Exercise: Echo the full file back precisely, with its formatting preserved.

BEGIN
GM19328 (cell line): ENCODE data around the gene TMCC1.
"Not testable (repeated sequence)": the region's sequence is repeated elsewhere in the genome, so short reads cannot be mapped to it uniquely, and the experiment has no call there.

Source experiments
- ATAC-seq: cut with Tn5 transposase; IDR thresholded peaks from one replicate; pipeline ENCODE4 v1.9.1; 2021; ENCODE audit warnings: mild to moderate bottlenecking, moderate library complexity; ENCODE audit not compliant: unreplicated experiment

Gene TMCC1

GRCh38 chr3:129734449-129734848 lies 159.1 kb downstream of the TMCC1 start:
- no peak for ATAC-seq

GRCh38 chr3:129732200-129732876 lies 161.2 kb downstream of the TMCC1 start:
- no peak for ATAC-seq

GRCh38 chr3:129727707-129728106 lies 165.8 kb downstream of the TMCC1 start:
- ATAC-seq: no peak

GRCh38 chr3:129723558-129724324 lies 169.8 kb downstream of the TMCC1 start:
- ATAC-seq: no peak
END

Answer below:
GM19328 (cell line): ENCODE data around the gene TMCC1.
"Not testable (repeated sequence)": the region's sequence is repeated elsewhere in the genome, so short reads cannot be mapped to it uniquely, and the experiment has no call there.

Source experiments
- ATAC-seq: cut with Tn5 transposase; IDR thresholded peaks from one replicate; pipeline ENCODE4 v1.9.1; 2021; ENCODE audit warnings: mild to moderate bottlenecking, moderate library complexity; ENCODE audit not compliant: unreplicated experiment

Gene TMCC1

GRCh38 chr3:129734449-129734848 lies 159.1 kb downstream of the TMCC1 start:
- no peak for ATAC-seq

GRCh38 chr3:129732200-129732876 lies 161.2 kb downstream of the TMCC1 start:
- no peak for ATAC-seq

GRCh38 chr3:129727707-129728106 lies 165.8 kb downstream of the TMCC1 start:
- ATAC-seq: no peak

GRCh38 chr3:129723558-129724324 lies 169.8 kb downstream of the TMCC1 start:
- ATAC-seq: no peak